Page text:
Issue No. 1005
October 2013
Bugle Calls!
Bob Bugle-B-1001

Welcome to the October issue of "Bugle Calls". Our topic for this issue is "Get to the Point"-Tips on Editing. Our guest columnist, Chris Gunty, is the associate publisher/editor of the Catholic Review, the newspaper of the Archdiocese of Baltimore. Mr Gunty brings extensive experience to the table, and we greatly appreciate his willingness to share his thoughts with us on this very important topic.

Whether we write or edit for a publication or other media outlet for a living, or work for a business or organization in any sector, our ability to express ourselves clearly, accurately and succinctly has an enormous impact on our effectiveness and overall success.

Like us on FacebookWarm Regards,

Get to the Point -

Tips for Editing

By Guest Author, Chris Gunty

Back in my college days, I turned in my column for the weekly campus newspaper to the copy editor for editing (often right on deadline). Once, without even looking at it, she marked it up for the typesetter and put it in the basket with other stories.


"What about editing it?" I asked. "You're

an editor; it's probably OK," she said.


"Everyone needs an editor. Please take a look at it," I nearly begged. 


I trust editors to make my copy better. Not every word I write is golden.


I'm not alone. In this day of a fast-paced, post-online-before-anyone-else news cycle, too few writers have good editors watching their backs. Bloggers especially are prone to this problem, since they often work alone. But even the big news organizations are faltering. I can't tell you the number of mistakes I find in the Washington Post, which ought to know better. But desks full of copy editors are getting dusty due to budget cuts at news outlets all over the country. Each copy editor tied to a desk is one fewer "content provider" out gathering news.


Despite our desire to tell the story quickly, quality does not have to suffer. So, as writers and editors, let's... 


As always, we welcome any feedback from you, our readers, on current or future content! If you find value in receiving "Bugle Calls", please feel free to forward a copy to a friend, acquaintance or business associate so they can benefit from the information as well.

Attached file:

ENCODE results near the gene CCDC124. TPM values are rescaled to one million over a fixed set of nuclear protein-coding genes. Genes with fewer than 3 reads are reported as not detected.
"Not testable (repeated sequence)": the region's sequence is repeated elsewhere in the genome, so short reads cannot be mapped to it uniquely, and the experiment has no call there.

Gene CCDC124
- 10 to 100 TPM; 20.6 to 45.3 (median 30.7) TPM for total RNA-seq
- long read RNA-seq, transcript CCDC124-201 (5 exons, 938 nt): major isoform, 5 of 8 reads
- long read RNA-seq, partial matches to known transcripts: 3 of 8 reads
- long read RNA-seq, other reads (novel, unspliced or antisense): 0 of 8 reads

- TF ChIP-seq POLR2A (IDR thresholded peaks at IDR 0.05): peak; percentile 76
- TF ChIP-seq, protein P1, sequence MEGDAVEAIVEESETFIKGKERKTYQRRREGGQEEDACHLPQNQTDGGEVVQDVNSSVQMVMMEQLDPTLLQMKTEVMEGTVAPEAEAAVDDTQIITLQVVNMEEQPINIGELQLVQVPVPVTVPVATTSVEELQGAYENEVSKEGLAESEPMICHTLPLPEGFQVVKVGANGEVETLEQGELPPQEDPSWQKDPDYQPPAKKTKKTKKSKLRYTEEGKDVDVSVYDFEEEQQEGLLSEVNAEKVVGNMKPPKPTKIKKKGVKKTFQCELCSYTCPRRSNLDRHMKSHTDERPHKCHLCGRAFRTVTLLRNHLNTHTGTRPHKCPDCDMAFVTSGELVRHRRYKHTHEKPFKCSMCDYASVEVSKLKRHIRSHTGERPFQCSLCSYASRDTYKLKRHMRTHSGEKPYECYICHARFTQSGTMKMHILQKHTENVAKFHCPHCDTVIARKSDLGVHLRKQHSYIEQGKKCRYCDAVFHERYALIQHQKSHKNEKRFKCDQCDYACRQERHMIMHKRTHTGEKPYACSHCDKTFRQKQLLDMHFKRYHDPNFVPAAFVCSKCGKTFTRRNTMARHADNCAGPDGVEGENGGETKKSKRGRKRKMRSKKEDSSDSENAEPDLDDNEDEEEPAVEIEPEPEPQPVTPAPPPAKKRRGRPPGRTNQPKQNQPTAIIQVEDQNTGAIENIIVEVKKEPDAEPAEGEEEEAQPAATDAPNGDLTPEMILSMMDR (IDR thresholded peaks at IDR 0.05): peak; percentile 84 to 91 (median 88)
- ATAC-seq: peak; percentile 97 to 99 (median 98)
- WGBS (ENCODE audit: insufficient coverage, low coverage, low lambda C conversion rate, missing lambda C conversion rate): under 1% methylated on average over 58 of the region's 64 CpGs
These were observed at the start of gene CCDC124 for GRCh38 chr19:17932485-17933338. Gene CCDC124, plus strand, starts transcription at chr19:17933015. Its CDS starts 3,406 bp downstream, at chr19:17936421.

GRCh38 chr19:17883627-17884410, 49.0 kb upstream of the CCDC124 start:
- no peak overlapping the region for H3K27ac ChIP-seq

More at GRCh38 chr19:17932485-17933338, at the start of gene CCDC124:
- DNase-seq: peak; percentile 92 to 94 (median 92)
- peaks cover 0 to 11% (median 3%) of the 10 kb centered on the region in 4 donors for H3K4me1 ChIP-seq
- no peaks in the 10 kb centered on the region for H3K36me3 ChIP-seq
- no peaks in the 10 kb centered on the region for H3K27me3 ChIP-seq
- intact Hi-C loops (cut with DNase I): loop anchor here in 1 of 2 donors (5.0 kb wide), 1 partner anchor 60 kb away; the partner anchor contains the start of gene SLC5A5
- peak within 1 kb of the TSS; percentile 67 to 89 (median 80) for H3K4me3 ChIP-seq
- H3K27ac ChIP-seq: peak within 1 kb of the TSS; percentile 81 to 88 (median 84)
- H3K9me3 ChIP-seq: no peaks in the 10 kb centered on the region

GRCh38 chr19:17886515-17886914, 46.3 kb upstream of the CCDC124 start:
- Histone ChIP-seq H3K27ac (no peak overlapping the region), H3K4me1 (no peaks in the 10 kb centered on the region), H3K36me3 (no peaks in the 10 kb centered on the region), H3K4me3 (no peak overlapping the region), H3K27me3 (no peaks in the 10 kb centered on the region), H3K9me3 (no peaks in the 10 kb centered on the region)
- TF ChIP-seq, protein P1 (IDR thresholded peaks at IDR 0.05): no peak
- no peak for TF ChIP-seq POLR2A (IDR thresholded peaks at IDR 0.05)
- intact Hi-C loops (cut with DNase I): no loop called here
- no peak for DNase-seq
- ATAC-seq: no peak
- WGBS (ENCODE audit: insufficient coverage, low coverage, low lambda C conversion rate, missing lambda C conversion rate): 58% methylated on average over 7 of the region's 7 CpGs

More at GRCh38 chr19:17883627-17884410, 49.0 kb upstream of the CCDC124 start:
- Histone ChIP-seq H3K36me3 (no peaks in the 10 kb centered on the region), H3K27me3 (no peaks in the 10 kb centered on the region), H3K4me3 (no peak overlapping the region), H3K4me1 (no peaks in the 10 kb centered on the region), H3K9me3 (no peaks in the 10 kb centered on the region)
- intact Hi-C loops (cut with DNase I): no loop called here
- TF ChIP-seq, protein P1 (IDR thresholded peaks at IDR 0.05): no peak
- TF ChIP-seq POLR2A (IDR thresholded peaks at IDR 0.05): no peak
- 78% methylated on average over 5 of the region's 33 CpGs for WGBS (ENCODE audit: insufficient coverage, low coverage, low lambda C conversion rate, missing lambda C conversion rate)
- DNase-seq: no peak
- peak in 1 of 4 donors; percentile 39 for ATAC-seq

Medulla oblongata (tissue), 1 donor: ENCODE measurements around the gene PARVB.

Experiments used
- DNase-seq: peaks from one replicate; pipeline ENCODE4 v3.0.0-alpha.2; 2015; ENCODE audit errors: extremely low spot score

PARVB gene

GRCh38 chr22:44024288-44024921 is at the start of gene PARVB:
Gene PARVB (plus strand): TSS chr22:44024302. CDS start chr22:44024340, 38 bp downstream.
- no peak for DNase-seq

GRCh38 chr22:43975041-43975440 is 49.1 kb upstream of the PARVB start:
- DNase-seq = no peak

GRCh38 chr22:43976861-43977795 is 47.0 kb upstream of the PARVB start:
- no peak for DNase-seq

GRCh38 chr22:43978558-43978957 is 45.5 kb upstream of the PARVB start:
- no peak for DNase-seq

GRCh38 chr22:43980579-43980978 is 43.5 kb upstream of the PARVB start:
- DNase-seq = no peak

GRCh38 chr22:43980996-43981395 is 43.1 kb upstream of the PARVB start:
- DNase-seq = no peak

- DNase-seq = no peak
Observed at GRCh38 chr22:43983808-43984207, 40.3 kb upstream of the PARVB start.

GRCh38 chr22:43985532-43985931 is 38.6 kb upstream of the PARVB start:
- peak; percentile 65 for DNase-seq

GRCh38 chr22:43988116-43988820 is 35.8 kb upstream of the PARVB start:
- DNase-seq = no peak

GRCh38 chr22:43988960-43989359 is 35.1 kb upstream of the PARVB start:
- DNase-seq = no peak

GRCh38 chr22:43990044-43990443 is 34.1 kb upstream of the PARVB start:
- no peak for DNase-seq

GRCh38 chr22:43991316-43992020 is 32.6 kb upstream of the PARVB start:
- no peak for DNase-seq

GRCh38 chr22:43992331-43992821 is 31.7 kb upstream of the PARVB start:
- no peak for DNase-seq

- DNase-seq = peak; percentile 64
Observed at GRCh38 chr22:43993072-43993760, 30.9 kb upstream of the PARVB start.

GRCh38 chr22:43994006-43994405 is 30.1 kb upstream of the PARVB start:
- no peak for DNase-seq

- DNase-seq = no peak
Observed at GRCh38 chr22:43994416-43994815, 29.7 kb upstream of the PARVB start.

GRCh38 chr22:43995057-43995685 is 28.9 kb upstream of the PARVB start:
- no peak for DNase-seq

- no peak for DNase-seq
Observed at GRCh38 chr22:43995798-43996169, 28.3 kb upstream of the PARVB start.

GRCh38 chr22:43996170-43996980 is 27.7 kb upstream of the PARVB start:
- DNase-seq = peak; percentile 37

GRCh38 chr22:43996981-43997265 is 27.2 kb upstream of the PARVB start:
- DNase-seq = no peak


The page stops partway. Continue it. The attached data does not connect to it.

"A High Tide Raises All Boats" as the saying goes. As each of us work together and share our knowledge and experience, we and our organizations benefit.

Warm Regards,
Bob Bugle
Bugle Media Services | Ph: 410-420-1144
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In This Issue of Bugle Calls:
Featured Video:  
"Invention of Writing?!?"

Who invented writing? - Matthew Winkler
Who invented writing? - Matt Winkler

ONE key factor that separates mediocre writers from good ones:

By Ali Luke
One key factor that separates mediocre writers from good ones (and even good from great) is the quality of their editing. pensieve-work-man.jpg
If you're working for a big magazine or publishing house, you'll have an editor who goes through your work, checks for any clumsy or ambiguous phrasing, and fixes any typos - but if you're working on your first novel, or publishing posts to a blog, you're almost certainly going to be on your own.
It's hard to edit your own work. You might end up skipping editing altogether because you hate it - or you might spend hours trying to get a piece right. These eight tips will help you develop your editing skills: (Tips #1 through 8)

11 Tips for Editing Your Own Writing 

By Kenna Griffin
You thought of a great idea, gathered the information and used your keyboard to create a piece of art. Now comes the
tough part-editing.

laptop-business-woman.jpgIf editing other 
people's work is challenging, editing your own writing is downright painful.
It's difficult to edit your own work for several reasons.

First, it's your art. Your writing is a personal form of expression. No matter the subject, the piece is something you created. This makes revising, redrafting and cutting difficult....

Grammar Rules!

By Melissa Donovan
The rule is simple: singular subjects take singular verbs and plural subjects take plural verbs.

But sometimes it's difficult to tell whether a subject is singular or plural. That's why subject and verb agreement errors crop up in so many pieces of writing.

Making matters worse is the fact that most people don't know what subject and verb agreement means. In fact, too many people don't know.. .
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